In October 2017, the U.S. Department of the Treasury issued a report to President Trump entitled “A Financial System That Creates Economic Opportunities; Capital Markets” (the “Treasury Report”). The Treasury Report was issued in response to an executive order dated February 3, 2017. The executive order identified Core Principles and requested the Treasury Department to identify laws, treaties, regulations, guidance, reporting and record-keeping requirements, and other government policies that promote or inhibit federal regulation of the U.S. financial system in a manner consistent with the Core Principles. In response to its directive, the Treasury Department is issuing four reports; this one on capital markets discusses and makes specific recommendations related to the federal securities laws.
The Core Principles are:
- Empower Americans to make independent financial decisions and informed choices in the marketplace, save for retirement, and build individual wealth;
- Prevent taxpayer-funded bailouts;
- Foster economic growth and vibrant financial markets through more rigorous regulatory impact analysis that addresses systemic risk
On August 8, 2017 the SEC Division of Economic and Risk Analysis (DERA) published a 315-page report describing trends in primary securities issuance and secondary market liquidity and assessing how those trends relate to impacts of the Dodd-Frank Act, including the Volcker Rule. The report examines the issuances of debt, equity and asset-backed securities and reviews liquidity in U.S. treasuries, corporate bonds, credit default swaps and bond funds. Included in the reports is a study of trends in unregistered offerings, including Regulation C and Regulation Crowdfunding.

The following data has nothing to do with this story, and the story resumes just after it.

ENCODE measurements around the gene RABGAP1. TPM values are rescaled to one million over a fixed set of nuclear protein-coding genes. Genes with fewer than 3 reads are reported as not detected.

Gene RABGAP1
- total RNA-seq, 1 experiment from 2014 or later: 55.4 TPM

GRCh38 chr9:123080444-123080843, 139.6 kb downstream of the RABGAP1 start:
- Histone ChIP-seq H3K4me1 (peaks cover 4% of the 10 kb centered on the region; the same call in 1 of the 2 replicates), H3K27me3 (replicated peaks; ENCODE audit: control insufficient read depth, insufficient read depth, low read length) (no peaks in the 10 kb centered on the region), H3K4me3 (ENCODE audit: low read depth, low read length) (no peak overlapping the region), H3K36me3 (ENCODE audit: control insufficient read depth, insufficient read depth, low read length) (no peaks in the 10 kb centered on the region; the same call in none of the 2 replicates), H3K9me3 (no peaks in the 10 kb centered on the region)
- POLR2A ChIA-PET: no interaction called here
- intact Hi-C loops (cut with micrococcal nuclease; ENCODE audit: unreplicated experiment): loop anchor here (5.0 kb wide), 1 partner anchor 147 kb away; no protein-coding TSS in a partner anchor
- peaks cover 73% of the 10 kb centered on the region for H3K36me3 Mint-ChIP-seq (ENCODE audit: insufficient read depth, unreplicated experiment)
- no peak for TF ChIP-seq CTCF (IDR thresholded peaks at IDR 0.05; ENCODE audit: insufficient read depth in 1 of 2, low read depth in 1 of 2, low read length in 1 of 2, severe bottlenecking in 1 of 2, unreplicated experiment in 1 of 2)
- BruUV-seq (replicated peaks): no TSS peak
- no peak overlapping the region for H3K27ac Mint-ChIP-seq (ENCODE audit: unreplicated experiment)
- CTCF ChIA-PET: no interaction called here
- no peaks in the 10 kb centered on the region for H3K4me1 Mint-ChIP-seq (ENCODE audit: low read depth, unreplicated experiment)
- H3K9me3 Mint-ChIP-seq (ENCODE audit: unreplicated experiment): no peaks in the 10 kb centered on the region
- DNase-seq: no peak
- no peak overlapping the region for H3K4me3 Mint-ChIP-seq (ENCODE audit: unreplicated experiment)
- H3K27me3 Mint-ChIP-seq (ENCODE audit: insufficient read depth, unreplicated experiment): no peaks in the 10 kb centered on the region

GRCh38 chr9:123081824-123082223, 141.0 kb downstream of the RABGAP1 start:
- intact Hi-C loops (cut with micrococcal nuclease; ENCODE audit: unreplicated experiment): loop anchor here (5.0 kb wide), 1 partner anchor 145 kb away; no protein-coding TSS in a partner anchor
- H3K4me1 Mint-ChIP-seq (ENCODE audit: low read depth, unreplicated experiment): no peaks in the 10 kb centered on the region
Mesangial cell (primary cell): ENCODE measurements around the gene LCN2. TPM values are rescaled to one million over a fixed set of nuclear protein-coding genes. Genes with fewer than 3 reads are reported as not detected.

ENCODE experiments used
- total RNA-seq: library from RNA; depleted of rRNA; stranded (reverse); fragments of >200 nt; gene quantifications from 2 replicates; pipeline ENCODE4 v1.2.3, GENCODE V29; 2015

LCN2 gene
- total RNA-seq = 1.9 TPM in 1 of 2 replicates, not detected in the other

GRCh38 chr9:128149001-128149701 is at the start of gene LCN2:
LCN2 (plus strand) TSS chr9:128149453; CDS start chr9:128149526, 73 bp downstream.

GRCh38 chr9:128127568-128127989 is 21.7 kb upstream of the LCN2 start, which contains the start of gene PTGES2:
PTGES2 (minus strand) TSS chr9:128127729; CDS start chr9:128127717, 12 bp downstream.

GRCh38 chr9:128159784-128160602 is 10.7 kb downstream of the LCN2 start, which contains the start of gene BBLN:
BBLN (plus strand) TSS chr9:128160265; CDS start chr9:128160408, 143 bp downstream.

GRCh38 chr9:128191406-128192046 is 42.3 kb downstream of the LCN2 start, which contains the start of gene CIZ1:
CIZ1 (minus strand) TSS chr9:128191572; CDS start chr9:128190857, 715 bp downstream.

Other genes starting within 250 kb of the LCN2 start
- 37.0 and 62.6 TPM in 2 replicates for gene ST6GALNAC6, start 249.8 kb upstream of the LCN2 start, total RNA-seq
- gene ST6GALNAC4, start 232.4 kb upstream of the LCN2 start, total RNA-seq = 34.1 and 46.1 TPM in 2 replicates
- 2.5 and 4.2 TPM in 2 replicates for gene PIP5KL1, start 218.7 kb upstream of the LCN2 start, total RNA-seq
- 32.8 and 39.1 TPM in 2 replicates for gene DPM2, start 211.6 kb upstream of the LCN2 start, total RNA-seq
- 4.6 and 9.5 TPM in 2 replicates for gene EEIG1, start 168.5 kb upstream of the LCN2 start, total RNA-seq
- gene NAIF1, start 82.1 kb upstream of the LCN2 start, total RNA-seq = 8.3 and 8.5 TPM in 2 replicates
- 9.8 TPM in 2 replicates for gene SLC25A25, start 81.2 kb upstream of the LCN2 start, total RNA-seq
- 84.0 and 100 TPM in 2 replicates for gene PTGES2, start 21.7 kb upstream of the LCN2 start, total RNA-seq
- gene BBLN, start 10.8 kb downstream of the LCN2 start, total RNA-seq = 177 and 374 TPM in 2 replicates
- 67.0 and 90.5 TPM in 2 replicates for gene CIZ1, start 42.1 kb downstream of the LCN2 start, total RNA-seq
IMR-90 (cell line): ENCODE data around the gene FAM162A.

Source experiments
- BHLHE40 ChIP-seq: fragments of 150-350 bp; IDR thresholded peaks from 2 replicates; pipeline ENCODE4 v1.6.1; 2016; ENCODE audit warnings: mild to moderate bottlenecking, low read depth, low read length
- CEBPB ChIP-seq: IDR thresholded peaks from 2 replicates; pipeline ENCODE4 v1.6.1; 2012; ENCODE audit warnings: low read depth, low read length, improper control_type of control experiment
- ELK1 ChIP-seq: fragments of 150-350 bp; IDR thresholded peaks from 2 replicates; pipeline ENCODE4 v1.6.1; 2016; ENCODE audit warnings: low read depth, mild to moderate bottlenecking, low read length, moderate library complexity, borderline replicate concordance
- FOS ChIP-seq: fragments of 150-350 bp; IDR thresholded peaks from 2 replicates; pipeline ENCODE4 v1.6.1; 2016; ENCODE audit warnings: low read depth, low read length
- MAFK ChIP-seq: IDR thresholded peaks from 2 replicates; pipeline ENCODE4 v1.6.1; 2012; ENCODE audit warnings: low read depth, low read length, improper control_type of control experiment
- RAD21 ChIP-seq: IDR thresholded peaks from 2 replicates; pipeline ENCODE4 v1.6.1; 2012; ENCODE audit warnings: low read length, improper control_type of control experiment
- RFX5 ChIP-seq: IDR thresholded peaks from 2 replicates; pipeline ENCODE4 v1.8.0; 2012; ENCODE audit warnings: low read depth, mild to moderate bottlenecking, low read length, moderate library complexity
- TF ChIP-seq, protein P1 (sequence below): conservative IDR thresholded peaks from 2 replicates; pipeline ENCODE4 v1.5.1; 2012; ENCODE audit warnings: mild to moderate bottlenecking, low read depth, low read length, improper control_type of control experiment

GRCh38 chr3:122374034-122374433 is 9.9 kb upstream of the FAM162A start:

This blog summarizes portions of the report that I think will be of interest to the small-cap marketplace.
Disclaimers and Considerations
The report begins with a level of disclaimers and the obvious issue of isolating the impact of particular rules, especially when multiple rules are being implemented in the same time period. Even without the DERA notes that noted trends and behaviors could have occurred absent rule changes or reforms. The financial crisis
On February 28, 2017, the SEC released a white paper on Regulation Crowdfunding, which law went into effect on May 16, 2016. Regulation Crowdfunding had been long in the making, with the JOBS Act having been passed on April 5, 2012, and the first set of proposed crowdfunding rules having been published on October 23, 2013. Regulation Crowdfunding provides the rules implementing Section 4(a)(6) of the Securities Act of 1933 (the Securities Act). For a summary of Regulation Crowdfunding, see my blog HERE.
From the time the SEC published the final Regulation Crowdfunding rules and regulations on October 30, 2015, the regulatory framework has met with wide criticism. The most commonly repeated issues with the current structure include: (i) the $1 million annual minimum is too low to adequately meet small-business funding needs; (ii) companies cannot “test the waters” in advance of or at the initial stages of an offering; and (iii) companies cannot currently use a Special Purchase